See all those languages up there? We translate Global Voices stories to make the world's citizen media available to everyone.

Learn more about Lingua Translation  »

Former Yugoslavia: Can video play a part in truth, justice and reconciliation?

It fell to the controversial figure of Carla del Ponte, prosecutor at the UN war crimes tribunal in the Hague, to lament the slow progress of justice in the Former Yugoslavia in a lecture she delivered last week. del Ponte picked out Serbia as a country “removed from the European values”, arguing that truth and justice remain “relative concepts, rather than absolute values”.

In the wake of these comments, the time seems ripe to consider how video fits in to the quest for post-conflict justice. How does the use of video relate to such concepts as truth, reconciliation and accountability? It's an especially interesting question in a region like the Former Yugoslavia, where the population remains so starkly divided in its interpretations of the recent past.

As the Institute of War and Peace Reporting (IWPR) noted, video of historical atrocities is being used as part of the continuing propaganda war in the Former Yugoslavia, and few debates around video footage in 2006 have been as highly-charged as the one that accompanied this video clip, first broadcast by Serbia's B92 television station in August 2006.

Warning: the following video contains graphic imagery of human rights abuse

The video depicts events that took place during so-called “Operation Storm” in August 1995. It came to light almost exactly eleven years later – the most recent example of video footage apparently released to coincide with the anniversaries of major atrocities committed by different sides in the Balkan wars.


On this occasion, the victims on video are Serbs – a civilian shot by Bosnian soldiers and a convoy of refugees harassed by Croatian Army units. When B92 and stations in Serbia, Croatia and Bosnia broadcast the footage, political shockwaves quickly spread across the region. Serb leaders demanded prosecutions of the men responsible, while one Bosnian politician called on Serbia to do more to bring its own alleged war criminals – particularly Ratko Mladic and Radovan Karadzic – to justice.

While some Croat and Bosnian representatives derided the video as a “montage” or a misrepresentation of history, a Croatian opinion poll released a few days ago shows that a growing number of Croatians, nearly 70%, were aware that Croat troops committed atrocities against ethnic Serbs between 1991 and 1995, a far higher figure than previously supposed by the Croatian media. The poll also revealed that 80% of those polled – including both Serbs and Croats – believed that these atrocities were war crimes, and that the perpetrators should face justice. Most respondents also felt that justice could not be delivered through the Croatian courts, and would prefer war criminals to be handed over to the International Criminal Court at the The Hague. It's not yet clear to what extent the release of the Operation Storm videos influenced this perceived change.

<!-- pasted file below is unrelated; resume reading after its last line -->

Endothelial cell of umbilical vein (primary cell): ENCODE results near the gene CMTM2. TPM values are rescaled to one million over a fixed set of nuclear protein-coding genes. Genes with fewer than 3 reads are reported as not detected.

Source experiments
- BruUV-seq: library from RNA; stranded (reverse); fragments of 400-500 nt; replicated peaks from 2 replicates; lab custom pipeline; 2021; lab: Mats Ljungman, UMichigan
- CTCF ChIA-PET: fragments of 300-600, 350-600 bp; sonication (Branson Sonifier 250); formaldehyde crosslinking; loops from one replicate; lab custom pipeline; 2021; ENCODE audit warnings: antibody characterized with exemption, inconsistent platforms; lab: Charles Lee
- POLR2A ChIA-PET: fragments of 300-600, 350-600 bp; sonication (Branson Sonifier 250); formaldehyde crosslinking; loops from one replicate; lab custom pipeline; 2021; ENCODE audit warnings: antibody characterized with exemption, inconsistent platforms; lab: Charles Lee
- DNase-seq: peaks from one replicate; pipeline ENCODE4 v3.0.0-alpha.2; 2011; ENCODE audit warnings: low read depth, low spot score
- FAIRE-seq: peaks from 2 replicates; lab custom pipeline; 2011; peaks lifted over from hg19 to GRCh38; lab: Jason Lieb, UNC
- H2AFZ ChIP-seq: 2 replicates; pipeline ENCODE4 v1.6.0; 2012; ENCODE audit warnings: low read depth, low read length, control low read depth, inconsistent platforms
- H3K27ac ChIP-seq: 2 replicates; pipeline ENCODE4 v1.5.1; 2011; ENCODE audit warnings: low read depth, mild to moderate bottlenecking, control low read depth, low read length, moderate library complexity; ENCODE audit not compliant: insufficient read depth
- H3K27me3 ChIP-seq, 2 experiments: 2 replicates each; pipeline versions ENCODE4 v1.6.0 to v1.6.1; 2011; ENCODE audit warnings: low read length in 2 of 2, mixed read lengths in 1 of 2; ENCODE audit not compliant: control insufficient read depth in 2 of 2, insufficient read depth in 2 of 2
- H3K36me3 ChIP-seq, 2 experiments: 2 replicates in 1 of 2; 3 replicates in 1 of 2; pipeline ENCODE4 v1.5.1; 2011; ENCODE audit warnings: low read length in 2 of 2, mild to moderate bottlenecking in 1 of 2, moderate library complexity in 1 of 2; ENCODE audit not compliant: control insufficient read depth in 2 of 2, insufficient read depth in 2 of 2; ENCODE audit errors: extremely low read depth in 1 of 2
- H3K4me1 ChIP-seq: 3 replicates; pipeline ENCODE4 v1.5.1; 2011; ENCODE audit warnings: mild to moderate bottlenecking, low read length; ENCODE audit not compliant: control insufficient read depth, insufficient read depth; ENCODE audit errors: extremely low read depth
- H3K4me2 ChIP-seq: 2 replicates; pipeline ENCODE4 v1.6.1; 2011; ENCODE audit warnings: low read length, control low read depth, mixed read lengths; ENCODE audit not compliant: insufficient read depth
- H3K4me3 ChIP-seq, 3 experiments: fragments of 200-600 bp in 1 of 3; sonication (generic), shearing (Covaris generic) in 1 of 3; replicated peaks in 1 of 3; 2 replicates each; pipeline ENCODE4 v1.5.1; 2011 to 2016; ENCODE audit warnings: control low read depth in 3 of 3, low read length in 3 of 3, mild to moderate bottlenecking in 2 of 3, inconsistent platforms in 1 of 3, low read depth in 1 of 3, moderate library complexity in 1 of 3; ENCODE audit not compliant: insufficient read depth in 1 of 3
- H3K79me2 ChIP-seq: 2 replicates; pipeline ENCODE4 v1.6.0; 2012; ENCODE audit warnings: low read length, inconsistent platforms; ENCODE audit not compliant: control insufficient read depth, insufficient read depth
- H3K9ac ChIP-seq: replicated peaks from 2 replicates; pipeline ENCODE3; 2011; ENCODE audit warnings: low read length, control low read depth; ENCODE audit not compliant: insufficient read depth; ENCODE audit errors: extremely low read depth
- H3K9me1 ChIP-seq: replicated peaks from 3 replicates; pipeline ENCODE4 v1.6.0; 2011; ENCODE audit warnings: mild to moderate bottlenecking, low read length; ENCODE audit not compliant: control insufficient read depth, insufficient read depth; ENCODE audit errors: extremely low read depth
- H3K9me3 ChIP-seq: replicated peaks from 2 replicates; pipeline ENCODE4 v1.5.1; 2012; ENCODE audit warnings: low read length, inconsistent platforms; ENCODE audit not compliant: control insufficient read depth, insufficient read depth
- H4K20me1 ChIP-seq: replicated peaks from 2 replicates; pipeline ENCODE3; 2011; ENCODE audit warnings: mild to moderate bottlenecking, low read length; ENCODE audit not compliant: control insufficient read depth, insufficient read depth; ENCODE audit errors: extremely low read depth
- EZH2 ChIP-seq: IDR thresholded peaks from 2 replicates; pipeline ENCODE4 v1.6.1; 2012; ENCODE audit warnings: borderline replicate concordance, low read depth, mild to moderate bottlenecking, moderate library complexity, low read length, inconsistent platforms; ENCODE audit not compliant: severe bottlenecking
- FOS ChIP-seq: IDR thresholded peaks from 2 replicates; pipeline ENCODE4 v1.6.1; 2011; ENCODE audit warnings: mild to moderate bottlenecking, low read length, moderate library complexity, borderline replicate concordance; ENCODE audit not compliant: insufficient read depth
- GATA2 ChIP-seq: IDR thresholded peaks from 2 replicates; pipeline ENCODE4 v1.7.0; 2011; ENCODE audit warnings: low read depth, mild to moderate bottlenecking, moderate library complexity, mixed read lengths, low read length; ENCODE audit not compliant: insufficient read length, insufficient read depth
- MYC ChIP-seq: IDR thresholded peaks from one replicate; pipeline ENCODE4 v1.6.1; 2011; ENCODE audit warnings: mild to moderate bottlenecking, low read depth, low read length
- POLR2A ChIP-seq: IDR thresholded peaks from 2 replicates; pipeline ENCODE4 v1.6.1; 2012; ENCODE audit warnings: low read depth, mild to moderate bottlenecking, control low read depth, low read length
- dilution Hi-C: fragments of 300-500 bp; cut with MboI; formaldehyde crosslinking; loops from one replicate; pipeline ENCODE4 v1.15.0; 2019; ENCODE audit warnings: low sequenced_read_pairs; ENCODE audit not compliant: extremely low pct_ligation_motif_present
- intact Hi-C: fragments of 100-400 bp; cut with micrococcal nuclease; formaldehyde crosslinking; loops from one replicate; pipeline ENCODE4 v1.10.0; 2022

Similarly, in June 2005, many Serbs were shocked into re-evaluation when a video depicting Serb atrocities was broadcast close to the tenth anniversary of the massacre of Bosnian civilians at Srebrenica. On that occasion, international media attributed great importance to the video's emergence and profiled the Serbian activist Natasa Kandic who had traced and exposed it.

As the IWPR reported, videotapes have played a conspicuous role in shaping perceptions of war in the Former Yugoslavia, often setting off cycles of ill-feeling and retraumatising the victims. Even some feature films have had a divisive impact. But are there ways in which this kind of video can be used constructively to aid post-conflict reconciliation and justice?

One initiative that gained a lot of international coverage is the Videoletters project, which has attempted to create video dialogue among people affected by war in the Balkans. It uses the video letter format used by many migrants to stay in touch with family and friends back home. Many of the videos created in this project were aired on public TV stations across South-East Europe and stimulated a vibrant exchange of perspectives, comment and discussion.

GV Eastern Europe editor Veronica Khokhlova has pointed to debates about video footage of atrocities in the past. However, in the realm of Balkan blogs, many of which are cross-linked on sites like East Ethnia, there seems to be something of a dearth of examples of vlogging or other home-grown initiatives dedicated to reconciliation.

How might video be used in this or other situations? As training or education materials? As evidence? To promote reconciliation? What role can citizen journalism play?

There are many other places where video might play a role in the path to justice, and eventually, reconcilation – Uganda, Colombia, East Timor, Rwanda, where Videoletters began working earlier this year, and Armenia/Turkey, where, as in the Balkans, the debate runs over into artistic expression, such as Armenian-Canadian film director Atom Egoyan’s feature film Ararat, or Turkish Nobel Prize winner Orhan Pamuk’s comments to a Swiss newspaper magazine.

If you know of any examples of this kind of use of video anywhere in the world, let us know. Whether it’s the kind of video that tries to turn the tide away from war, towards a peaceful common future, or the kind of video that tries to stoke the embers of a conflict, we'd like to hear your thoughts on it.

[Additional research and reporting by Sameer Padania]

Receive great stories from around the world directly in your inbox.

Sign up to receive the best of Global Voices
* = required field
Email Frequency



No thanks, show me the site